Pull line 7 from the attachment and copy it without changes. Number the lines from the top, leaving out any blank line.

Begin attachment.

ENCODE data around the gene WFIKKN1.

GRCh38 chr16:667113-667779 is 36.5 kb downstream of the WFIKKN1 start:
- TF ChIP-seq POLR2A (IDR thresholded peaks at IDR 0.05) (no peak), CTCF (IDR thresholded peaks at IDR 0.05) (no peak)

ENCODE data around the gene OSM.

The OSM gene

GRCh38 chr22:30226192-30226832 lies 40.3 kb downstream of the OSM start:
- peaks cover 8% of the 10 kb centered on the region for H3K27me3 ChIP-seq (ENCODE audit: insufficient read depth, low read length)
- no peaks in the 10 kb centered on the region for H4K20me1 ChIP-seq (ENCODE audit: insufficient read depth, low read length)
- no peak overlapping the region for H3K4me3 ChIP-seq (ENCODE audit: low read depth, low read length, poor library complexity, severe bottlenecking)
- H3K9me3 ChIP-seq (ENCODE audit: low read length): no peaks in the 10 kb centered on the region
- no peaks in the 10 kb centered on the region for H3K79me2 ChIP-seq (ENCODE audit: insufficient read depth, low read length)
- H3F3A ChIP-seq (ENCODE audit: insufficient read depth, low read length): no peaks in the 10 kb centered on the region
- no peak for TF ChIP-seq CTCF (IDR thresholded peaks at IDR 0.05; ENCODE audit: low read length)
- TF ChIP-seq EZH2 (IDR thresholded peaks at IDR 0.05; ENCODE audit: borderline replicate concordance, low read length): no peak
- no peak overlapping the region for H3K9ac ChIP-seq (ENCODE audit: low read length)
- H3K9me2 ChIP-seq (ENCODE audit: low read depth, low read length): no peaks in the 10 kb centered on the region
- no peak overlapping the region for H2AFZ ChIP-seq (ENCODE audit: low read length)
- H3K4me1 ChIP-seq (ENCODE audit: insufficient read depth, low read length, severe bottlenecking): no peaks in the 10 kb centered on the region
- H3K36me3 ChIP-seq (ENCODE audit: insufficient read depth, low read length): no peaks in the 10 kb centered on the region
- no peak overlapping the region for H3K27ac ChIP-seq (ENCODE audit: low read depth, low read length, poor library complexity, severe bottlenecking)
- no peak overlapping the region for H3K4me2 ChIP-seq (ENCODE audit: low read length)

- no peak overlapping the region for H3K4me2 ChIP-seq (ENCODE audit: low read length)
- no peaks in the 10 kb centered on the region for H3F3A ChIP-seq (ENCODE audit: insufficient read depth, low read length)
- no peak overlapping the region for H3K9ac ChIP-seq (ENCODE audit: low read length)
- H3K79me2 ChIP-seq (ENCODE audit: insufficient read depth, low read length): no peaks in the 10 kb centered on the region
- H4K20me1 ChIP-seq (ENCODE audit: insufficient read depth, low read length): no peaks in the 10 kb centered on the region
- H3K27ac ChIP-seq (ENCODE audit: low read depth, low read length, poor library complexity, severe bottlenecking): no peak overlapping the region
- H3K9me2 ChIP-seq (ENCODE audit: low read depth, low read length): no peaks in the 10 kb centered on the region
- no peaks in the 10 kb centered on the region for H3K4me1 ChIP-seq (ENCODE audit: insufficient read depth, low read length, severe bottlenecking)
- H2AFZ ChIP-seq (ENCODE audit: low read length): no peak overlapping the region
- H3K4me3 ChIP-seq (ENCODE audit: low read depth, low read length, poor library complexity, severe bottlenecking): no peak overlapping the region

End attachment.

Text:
- peaks cover 8% of the 10 kb centered on the region for H3K27me3 ChIP-seq (ENCODE audit: insufficient read depth, low read length)